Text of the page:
Ondrej Pavelec of Chicago Wolves
Ross Dettman | Chicago Wolves
Ondrej Pavelec of Chicago Wolves after winning 2008 Calder Cup
Ross Dettman | Chicago Wolves
Ondrej Pavelec appears good enough to be an NHL starting goalie right now.
He's proven that through five games with the Chicago Wolves.
Pavelec has given up just 7 goals in all, allowed no more than 2 in any game and has stopped 143 shots.
At the AHL level, he's been in his own class.
But Pavelec isn't in the NHL and probably isn't headed there anytime soon, and that's actually OK with him. Unlike most top AHL players, he isn't bitter about being in the minors.
Next year, though, will be a different story. He won't be so understanding if he's back here again.
When the Atlanta Thrashers started him only once in the preseason and demoted him to the Wolves late into training camp, Pavelec and his agent decided to send a message and delayed his return to Chicago.
It was an uncharacteristic move for the always-chipper 21-year-old from the Czech Republic, but one he found necessary.
"It wasn't about this season because I expected to play in Chicago," Pavelec said. "We did it because next year I don't want to come to training camp again and have no chance to make a team. That's why we did it. We're happy we did. Now it's behind us, it's behind me, and we're fine."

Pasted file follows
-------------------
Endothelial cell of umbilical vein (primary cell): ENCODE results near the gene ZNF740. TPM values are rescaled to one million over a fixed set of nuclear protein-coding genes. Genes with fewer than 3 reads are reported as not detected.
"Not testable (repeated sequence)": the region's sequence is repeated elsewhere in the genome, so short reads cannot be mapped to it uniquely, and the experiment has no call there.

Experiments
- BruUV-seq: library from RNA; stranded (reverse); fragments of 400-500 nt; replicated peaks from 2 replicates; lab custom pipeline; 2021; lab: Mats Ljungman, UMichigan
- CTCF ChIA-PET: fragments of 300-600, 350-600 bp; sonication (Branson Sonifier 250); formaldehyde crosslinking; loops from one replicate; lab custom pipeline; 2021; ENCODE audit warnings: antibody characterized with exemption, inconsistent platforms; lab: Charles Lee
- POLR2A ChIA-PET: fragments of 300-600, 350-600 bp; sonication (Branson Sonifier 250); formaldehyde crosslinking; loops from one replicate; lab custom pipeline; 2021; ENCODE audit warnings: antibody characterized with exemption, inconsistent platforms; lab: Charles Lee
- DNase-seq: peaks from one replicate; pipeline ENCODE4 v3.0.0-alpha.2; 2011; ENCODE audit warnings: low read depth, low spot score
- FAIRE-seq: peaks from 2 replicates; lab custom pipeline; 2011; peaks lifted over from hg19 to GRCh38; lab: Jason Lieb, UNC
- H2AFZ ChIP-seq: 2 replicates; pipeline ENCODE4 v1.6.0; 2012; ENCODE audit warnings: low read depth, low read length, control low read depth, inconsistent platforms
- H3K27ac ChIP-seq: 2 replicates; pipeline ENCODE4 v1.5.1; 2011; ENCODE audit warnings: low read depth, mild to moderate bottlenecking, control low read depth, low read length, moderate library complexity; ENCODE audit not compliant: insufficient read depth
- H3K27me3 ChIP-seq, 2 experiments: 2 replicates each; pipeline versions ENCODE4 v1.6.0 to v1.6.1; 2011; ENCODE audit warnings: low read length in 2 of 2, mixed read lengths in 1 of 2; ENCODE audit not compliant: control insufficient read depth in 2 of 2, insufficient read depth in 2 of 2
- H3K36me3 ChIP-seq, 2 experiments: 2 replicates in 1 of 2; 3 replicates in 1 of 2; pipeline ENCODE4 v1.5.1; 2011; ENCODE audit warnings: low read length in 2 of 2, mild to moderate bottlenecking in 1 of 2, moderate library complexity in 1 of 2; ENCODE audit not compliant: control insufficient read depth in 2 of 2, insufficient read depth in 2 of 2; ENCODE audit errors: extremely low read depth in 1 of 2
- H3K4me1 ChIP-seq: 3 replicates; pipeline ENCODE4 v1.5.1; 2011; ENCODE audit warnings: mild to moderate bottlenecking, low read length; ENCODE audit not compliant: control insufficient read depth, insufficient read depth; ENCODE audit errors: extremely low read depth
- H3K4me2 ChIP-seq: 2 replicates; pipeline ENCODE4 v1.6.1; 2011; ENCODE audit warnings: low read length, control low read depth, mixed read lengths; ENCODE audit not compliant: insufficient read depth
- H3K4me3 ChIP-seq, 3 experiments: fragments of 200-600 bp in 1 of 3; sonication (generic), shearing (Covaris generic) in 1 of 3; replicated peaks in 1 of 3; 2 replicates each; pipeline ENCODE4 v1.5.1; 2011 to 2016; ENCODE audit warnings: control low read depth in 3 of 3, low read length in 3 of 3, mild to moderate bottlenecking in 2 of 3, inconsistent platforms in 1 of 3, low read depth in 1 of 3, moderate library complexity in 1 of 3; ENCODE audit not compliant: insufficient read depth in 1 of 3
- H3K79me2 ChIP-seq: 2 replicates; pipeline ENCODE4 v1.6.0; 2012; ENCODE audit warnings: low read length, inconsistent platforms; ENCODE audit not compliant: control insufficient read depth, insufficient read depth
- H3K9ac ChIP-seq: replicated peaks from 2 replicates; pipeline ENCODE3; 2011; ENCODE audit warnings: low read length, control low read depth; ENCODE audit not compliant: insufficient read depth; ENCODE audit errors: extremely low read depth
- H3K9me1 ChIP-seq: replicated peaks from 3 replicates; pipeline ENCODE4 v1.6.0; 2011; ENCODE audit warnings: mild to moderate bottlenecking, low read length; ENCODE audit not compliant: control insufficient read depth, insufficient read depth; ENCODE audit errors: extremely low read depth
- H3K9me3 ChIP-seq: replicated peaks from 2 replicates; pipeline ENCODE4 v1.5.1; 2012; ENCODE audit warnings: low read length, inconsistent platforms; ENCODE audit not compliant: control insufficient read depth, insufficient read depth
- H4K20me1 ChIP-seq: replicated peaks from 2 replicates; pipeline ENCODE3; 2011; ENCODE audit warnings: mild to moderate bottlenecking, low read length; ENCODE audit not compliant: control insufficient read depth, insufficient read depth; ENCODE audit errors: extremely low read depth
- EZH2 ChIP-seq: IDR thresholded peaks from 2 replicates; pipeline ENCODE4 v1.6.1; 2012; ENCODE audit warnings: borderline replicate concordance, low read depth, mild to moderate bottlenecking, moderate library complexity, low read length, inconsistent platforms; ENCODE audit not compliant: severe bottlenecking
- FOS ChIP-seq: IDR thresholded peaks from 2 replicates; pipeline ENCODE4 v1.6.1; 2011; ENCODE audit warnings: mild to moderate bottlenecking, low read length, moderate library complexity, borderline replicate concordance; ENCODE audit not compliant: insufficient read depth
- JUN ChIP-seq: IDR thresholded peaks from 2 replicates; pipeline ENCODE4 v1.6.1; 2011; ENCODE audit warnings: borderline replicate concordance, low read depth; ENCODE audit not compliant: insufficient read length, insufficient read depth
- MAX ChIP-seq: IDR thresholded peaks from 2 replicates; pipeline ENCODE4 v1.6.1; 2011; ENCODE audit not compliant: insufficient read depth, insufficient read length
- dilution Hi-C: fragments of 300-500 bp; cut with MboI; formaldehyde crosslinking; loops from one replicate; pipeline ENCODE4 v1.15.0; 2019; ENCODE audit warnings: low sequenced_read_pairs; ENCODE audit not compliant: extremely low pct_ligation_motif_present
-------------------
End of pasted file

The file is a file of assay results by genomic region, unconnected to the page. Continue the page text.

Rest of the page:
With the Wolves this season, Pavelec has displayed that everything is cool with him on and off the ice. His play has spoken for itself, while in the locker room and at practice he's returned to his work ethic and personality that made him a star and fan favorite last year.
A season ago, Pavelec experienced a rookie's dream year. He began by making his professional debut as the Wolves' starter, and soon after due to injuries with the Thrashers found himself starting in the NHL. He eventually returned to the Wolves and protected their net on the way to a Calder Cup. He allowed 2.33 goals per game in the playoffs.
This season, feeling even more relaxed and confident, he's taken his game to another level.
"Obviously, he's come in and has played especially well," said Wolves general manager Kevin Cheveldayoff. "We rode on his shoulders to a Calder Cup championship last year, but that isn't the be-all, end-all to his career. Certainly in our mind, the sky's the limit for this kid. I stress the word kid because that's what he is."
Pavelec is considered the Thrashers' second top prospect by hockeysfuture.com. The only thing holding Pavelec back from the NHL right now appears to be Thrashers starting goalie Kari Lehtonen, who at 25 is one of the NHL's top young goalies.
Eventually, the Thrashers may have to choose which star to go with.
"He's one of those guys down the line that you will say, 'Remember when he played for the Wolves,'" Cheveldayoff said of Pavelec. "The fans of Chicago are witnessing a player who's going to make a great impact in the National Hockey League."